23 flavors of sexism

Writing about bullshit sexist advertising on a feminist blog can be tricky.

On the one hand, bullshit sexism makes me mad. So I want to condemn it,  shame it, and deconstruct it to take away whatever power it might have developed in the course of its million-dollar-ad-campaign life.

On the other hand, we’ve all heard the saying “Any publicity is good publicity.” How can you call out a bullshit advertisement for its negative qualities without inadvertently contributing to the product’s visibility, and thus the success of the ad campaign?

I think I have come up with the perfect solution to this heretofore unsolvable feminist blogger’s quandary.

Let’s just say there’s a soft drink out there. Not naming names, but it kinda sounds like Schmoctor Schmepper. Call it Sr. Schmepper for short. So Sr. Schmepper is rolling out a new low-calorie drink, and they’ve decided that the best way to peddle their bubbly sugar water is with an ad campaign that proclaims “It’s not for women” and “No girls allowed”.

Hmm. Why would Dr…errr I mean Sr. Schmepper want to alienate half of their potential consumers right off the bat?

Well it seems they did some research and found that men won’t drink something that is perceived as lacking in the “manly” department, so they went out of their way “to eschew women” in their ad campaign, as the AP puts it.

You might wonder what that looks like. I’ve gathered together a few of the more egregious instances of sexism in the company’s campaign:

  • Bullets on the packaging (because nothing says “manly” like gratuitous and pointless violence amiright?)
  • A “men’s only” Facebook page, fully equipped with an application that allows it to exclude women from viewing content (didn’t know there was an app for that).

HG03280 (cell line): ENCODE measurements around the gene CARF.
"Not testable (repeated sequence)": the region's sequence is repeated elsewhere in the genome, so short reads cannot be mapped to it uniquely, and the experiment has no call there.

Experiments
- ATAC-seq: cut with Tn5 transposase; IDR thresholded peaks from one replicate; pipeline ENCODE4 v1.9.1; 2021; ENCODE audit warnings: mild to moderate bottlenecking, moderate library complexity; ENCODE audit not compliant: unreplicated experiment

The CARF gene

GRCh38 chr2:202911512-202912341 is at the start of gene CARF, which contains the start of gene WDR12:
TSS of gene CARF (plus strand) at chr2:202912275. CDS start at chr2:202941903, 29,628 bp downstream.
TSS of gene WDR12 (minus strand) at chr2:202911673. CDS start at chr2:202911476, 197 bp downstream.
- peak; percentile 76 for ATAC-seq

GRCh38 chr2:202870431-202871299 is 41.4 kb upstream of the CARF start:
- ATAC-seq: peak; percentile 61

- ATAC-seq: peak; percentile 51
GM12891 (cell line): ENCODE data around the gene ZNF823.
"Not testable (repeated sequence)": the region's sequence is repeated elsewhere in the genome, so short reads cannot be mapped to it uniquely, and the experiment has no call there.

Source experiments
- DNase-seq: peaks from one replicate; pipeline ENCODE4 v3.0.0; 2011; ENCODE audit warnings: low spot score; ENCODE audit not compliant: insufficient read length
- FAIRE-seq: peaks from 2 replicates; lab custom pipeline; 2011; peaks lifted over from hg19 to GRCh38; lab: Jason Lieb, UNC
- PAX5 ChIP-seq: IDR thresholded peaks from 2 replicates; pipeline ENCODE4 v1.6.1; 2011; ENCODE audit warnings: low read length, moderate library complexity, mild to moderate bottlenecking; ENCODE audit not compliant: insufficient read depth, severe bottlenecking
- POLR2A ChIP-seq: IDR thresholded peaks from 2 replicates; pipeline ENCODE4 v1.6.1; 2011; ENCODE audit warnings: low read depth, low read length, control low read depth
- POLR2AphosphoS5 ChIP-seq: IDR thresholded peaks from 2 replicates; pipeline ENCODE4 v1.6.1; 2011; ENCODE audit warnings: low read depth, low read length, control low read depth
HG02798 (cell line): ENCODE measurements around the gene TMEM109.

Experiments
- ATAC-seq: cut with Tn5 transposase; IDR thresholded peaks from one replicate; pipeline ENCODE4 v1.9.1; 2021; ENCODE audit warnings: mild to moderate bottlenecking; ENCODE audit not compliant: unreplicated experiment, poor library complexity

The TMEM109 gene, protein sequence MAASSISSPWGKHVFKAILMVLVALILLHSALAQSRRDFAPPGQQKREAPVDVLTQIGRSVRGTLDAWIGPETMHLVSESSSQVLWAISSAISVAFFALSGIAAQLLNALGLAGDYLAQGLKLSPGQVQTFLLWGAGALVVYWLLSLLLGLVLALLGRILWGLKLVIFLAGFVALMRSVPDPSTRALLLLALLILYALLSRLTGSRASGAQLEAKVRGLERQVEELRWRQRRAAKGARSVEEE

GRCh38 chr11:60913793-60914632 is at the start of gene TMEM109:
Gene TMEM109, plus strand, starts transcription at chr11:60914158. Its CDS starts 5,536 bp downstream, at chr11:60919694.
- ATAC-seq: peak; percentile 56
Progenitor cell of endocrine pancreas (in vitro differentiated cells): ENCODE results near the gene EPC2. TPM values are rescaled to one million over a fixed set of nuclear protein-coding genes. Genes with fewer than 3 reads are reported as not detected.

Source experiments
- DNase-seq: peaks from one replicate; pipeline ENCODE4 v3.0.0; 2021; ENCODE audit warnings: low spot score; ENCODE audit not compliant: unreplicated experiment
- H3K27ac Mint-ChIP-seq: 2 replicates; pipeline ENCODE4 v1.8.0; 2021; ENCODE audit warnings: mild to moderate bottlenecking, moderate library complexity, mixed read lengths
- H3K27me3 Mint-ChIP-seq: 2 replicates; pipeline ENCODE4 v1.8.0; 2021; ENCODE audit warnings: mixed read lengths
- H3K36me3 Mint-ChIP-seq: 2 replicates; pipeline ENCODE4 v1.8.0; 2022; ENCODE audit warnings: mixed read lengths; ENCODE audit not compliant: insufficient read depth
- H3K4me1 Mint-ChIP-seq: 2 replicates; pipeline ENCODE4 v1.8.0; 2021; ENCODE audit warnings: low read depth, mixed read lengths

• Facebook games and videos aimed at being “manly” including a shooting gallery (for targeting high heels and lipstick of course) and a “man quiz” with questions on activities like fishing and hunting.
  • TV commercials featuring “manly” activities like snake battling and laser shooting, and this gem of a voiceover: “Hey ladies. Enjoying the film? Of course not. Because this is our movie and this is our soda…You can keep the romantic comedies and lady drinks. We’re good.” The ads will air on all major networks, FX and ESPN during college football games, of course.

These tactics seem so aggressively sexist and obnoxious that I can’t help but suspect they were designed to go viral for their controversial tactics. The drink already has an AP article written about it, after all. Here’s hoping that Schmoctor Schmepper’s plan backfires drastically, and their sexist prodding results in more discussion of sexism in the media than it does their actual drink. In the meantime, the product that could quite possibly take the cake for most sexist advertising campaign of 2011 is not getting the SEO boost off my back.

Brooklyn, NY

Lori Adelman is a writer and advocate focusing on race, gender, and sexual and reproductive rights. In addition to serving as an Executive Director at Feministing, Lori is the Director of Global Communications at Planned Parenthood Federation of America. Lori has previously worked at the United Nations Foundation, the International Women’s Health Coalition, and Human Rights Watch, and has written for a host of print and digital properties including Rookie Magazine, The Grio, and the New York Times Magazine. She regularly appears on radio and television, and has spoken at college campuses across the U.S. about topics like the politics of black hair, transnational movement building, and the undercover feminism of Nicki Minaj. In 2014, she was named to The Root 100 list of the nation's most influential African Americans, and to the Forbes Magazine list of the "30 Under 30" successful people in media.

Lori Adelman is an Executive Director of Feministing in charge of Partnerships.

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